If you’ve ever experienced dry mouth you know it’s quite unpleasant. How do you know when it’s dry mouth? Sometimes, no matter how many sips of water you take, your mouth still feels dry. It can feel sticky and you may even have trouble speaking, chewing, and swallowing. So, what causes dry mouth, is it a big deal and what can you do to prevent it?
What Causes Dry Mouth?
When people think of dry mouth they often think about marijuana use. And while that is certainly one of the many things that cause dry mouth, there are a whole lot of prescription medications that cause dry mouth. If you’re on medication that causes dry mouth, it’s a good idea to talk to your doctor about an alternative medication that does not have dry mouth as a side effect. If that’s not possible, we’ll talk a little later about what to do to treat your dry mouth if it can’t be prevented. Here’s a list of medications from GoodRx that cause dry mouth. While it may not have every single medication that can cause this side effect, it’s a good place to start to see if any of your medications are listed.
Medications aren’t the only cause of dry mouth. Some others include:
- Side effects of medical conditions such as Alzheimer’s, diabetes, anemia, cystic fibrosis, rheumatoid arthritis, hypertension, Parkinson’s and more.
- Damage to the salivary glands from chemo and/or radiation treatments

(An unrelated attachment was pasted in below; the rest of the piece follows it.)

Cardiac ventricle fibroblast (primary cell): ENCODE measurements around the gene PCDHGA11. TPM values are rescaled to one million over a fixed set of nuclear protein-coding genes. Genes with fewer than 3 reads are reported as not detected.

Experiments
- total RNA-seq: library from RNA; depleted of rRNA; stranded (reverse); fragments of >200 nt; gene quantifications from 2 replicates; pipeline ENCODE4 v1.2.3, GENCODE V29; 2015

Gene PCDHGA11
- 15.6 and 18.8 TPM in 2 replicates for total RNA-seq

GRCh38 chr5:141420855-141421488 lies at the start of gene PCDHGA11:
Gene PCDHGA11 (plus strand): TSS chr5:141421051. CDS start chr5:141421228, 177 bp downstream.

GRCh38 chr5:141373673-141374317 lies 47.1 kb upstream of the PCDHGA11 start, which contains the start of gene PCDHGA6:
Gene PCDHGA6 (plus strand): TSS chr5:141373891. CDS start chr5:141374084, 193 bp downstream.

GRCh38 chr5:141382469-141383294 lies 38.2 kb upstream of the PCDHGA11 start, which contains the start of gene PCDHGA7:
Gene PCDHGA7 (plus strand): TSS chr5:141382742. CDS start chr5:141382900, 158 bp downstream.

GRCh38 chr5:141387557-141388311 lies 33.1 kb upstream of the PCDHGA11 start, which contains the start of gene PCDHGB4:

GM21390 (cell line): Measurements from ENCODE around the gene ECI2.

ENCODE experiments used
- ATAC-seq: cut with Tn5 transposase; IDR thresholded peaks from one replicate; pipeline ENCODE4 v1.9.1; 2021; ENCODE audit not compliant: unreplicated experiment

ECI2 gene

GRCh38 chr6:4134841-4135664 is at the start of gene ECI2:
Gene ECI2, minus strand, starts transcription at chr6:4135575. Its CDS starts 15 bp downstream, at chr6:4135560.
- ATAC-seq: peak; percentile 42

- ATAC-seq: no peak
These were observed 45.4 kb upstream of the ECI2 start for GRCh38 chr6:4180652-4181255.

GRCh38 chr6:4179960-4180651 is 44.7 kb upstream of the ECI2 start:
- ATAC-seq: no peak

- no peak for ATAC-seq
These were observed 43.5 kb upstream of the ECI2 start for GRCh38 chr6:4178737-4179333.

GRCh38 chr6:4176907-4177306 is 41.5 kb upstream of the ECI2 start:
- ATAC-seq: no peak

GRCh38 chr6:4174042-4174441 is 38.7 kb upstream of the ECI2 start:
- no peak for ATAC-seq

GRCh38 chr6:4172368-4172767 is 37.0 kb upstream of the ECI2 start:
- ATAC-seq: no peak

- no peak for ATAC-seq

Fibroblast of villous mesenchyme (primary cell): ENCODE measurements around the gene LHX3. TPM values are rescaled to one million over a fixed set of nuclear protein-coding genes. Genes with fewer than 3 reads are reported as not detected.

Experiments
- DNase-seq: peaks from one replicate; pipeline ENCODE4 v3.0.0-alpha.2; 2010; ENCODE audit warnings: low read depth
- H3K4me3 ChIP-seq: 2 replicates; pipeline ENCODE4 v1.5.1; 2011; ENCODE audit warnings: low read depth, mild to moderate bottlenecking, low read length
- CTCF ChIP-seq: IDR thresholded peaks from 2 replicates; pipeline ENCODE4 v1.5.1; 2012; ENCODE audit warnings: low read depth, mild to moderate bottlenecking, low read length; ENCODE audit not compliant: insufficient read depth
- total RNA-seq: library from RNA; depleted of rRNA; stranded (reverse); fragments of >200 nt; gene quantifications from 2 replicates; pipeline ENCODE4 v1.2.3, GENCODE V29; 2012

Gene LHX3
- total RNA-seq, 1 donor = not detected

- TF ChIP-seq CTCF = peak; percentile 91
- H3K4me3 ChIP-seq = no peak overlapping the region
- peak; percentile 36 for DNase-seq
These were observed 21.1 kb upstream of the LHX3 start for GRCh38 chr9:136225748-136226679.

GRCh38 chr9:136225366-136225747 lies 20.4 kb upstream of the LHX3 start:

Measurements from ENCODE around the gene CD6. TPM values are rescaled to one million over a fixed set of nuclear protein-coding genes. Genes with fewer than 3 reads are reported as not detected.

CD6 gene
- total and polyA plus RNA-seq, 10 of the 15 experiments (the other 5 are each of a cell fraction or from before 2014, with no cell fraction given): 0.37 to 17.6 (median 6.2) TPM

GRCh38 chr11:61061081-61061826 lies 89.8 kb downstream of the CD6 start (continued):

- Nerve damage to the head or neck
- Smoking or chewing tobacco
- Mouth breathing
Why is Dry Mouth a Problem?
It may seem like dry mouth is just an annoying side effect that isn’t much to worry about, but it actually can cause problems for your oral health. Your saliva plays an important role in keeping your mouth healthy. Without it, your risk for gingivitis, tooth decay, and mouth infections goes up.
How to Treat Dry Mouth
The first step in treating dry mouth is determining the cause so we can get the root of the issue. If it’s caused by a medication, we will first ask your doctor about switching to a different one without the side effect of dry mouth. If that’s not possible, our next step will be to try and increase the amount of saliva being produced by the body. This can be done with medication. We will also work on extra preventative measures to reduce your risk of tooth decay and gingivitis.
If you’re experiencing dry mouth, it’s important to talk to your dentist about it so they can help you prevent oral health complications. If you need to schedule an appointment, or have any questions, please call our office at 619-656-1788.